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File: 1581476409727.jpg–(58.28KB, 600x450, 51F27926-E44D-4839-A235-F1BEE67DC81C.jpeg)
1312
No.1312
>class 40 thread
¨ No.1313
1581493507459.jpg–(384.83KB, 1400x788, 266800.jpg)
>8 axles on a British loco

>A BRITISH LOCO
>of all things

HEHE I'M IN DANGER


By the way, offtopically, do you guys like the livery on this TEM7A?
¨ No.1331
1581772847531.jpg–(205.64KB, 1704x1104, D200.jpg)
>>1313
Those 8 axles were needed to hold up the considerable weight of the 16SVT prime mover.
It's interesting to compare the Class 40 with the later Class 50, which used an intercooled version of the same lump. More power, less weight and on a Co-Co chassis.
Similarly compare the "Peaks" (1Co-Co1`) with the Class 47 (Co-Co). They again used the same prime mover (a 12-cylinder Sulzer 12LDA28), but the Class 47 was lighter.
¨ No.1336
>>1313
The livery’s ok.
¨ No.1337
1581936579823.jpg–(220.61KB, 1500x839, 2ТЭ126-0001.jpg)
>>1336
Man, Russian railfans for some reason are just drooling over black liveries. Europeans like them too as far as I know.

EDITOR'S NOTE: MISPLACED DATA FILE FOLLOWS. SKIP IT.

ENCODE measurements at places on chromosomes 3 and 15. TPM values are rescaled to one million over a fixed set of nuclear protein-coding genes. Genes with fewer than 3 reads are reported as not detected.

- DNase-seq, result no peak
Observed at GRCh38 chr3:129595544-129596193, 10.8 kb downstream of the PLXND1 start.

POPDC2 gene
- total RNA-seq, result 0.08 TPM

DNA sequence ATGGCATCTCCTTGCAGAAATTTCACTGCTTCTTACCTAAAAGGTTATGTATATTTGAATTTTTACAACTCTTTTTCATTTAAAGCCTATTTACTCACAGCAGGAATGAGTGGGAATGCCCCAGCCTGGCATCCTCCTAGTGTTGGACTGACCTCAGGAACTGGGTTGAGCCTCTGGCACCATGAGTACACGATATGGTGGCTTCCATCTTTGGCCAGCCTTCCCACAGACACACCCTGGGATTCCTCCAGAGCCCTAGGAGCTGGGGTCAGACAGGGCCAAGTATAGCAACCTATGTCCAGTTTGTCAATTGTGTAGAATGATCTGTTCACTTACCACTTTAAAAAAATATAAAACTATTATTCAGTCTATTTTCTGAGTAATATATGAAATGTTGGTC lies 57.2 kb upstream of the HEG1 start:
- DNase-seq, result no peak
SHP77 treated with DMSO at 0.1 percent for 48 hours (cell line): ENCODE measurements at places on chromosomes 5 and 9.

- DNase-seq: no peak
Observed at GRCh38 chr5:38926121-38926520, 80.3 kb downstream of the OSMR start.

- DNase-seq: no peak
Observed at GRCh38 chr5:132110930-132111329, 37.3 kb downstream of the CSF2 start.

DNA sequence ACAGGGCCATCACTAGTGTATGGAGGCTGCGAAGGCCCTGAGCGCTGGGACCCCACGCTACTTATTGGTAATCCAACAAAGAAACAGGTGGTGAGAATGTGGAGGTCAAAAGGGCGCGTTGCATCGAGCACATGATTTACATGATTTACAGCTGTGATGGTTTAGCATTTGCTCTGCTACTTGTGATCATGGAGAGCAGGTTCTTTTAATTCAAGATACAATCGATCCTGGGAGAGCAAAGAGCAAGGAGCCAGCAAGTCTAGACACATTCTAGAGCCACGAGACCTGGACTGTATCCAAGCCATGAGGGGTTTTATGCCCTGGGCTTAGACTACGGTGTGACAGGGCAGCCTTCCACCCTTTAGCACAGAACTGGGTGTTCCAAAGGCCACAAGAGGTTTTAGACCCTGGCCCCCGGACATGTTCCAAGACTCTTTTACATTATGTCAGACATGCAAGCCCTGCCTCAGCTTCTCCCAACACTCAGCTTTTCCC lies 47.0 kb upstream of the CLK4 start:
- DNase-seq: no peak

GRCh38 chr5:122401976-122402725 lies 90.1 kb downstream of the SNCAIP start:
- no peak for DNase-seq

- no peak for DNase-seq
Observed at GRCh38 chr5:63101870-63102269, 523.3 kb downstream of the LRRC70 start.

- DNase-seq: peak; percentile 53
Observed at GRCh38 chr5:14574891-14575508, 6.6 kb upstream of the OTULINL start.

>>1331
Yes I noticed these are runners. Still looks kinda wonky that a Co-Co loco made in the 50s would still need conventional runners. But good thing they managed to decrease the weight in the future version. Which reminds me of a much more cheeky, much more distinctly Soviet use of runners...

Some might remember me ranting on it at some point. Cue 2TE126, 2-unit 20-axle diesel locomotive with two V16 320/320 mm type 4D56 diesels making a combined 16000 (SIXTEEN THOUSAND) horsepower. Yes, twenty axles. The axle formula of each unit is 1+Bo+Bo-Bo+Bo+1, the diesel was so massive that with 8 axles per unit the locomotive would have exceeded maximum axle load of 25 tons, so they had to add runners. But they weren't ordinary runners, by the finalized project these were variable load runners, which through a system of pneumatic cylinders should have been able to transfer part of their load to the motorized axles increasing the axle load to 27 tf on low speeds, which is still safe for the tracks but noticeably increases maximum tractive effort (in theory up to 10 tf of boost) exactly when you need it the most.